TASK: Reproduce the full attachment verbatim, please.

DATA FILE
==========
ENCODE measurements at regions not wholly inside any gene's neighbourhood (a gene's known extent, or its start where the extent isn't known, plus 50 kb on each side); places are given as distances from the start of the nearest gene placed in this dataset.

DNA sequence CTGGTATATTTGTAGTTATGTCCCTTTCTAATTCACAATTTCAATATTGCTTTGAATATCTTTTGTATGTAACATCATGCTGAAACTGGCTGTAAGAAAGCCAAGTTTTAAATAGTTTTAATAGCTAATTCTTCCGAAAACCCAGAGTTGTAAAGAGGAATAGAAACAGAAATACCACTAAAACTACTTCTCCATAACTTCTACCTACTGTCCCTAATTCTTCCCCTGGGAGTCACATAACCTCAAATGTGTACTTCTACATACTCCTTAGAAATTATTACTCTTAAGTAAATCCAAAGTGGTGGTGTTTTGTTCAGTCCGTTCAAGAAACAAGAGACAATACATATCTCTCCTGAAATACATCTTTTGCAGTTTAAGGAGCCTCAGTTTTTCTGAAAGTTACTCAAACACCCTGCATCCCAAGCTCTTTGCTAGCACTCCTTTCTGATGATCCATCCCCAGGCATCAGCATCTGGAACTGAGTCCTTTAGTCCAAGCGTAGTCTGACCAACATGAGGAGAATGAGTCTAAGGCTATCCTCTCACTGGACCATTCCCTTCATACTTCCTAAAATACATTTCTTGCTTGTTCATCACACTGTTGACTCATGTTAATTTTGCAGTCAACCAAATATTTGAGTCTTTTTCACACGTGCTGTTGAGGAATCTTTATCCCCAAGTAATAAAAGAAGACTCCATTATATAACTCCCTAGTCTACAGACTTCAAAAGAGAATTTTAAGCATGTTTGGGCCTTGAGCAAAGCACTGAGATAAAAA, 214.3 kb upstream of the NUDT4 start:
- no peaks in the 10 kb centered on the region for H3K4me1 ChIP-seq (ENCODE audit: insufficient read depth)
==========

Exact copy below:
ENCODE measurements at regions not wholly inside any gene's neighbourhood (a gene's known extent, or its start where the extent isn't known, plus 50 kb on each side); places are given as distances from the start of the nearest gene placed in this dataset.

DNA sequence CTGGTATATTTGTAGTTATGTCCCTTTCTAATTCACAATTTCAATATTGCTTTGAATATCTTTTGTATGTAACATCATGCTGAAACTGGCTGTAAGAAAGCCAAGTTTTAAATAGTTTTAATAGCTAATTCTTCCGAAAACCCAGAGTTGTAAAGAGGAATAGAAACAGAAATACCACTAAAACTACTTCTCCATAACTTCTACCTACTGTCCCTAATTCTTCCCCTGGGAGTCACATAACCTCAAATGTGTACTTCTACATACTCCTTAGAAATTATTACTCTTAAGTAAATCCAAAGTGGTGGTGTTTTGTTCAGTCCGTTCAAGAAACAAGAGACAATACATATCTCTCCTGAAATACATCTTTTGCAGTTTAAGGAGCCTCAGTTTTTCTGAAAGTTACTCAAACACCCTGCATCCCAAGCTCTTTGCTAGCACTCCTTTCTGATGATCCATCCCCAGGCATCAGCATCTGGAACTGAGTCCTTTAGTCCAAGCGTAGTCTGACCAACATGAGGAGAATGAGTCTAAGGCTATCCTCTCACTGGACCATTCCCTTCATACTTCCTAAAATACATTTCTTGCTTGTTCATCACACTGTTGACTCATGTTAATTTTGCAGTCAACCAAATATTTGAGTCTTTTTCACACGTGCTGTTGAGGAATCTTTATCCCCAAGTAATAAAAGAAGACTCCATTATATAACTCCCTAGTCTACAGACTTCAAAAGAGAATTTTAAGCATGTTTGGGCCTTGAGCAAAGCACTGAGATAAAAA, 214.3 kb upstream of the NUDT4 start:
- no peaks in the 10 kb centered on the region for H3K4me1 ChIP-seq (ENCODE audit: insufficient read depth)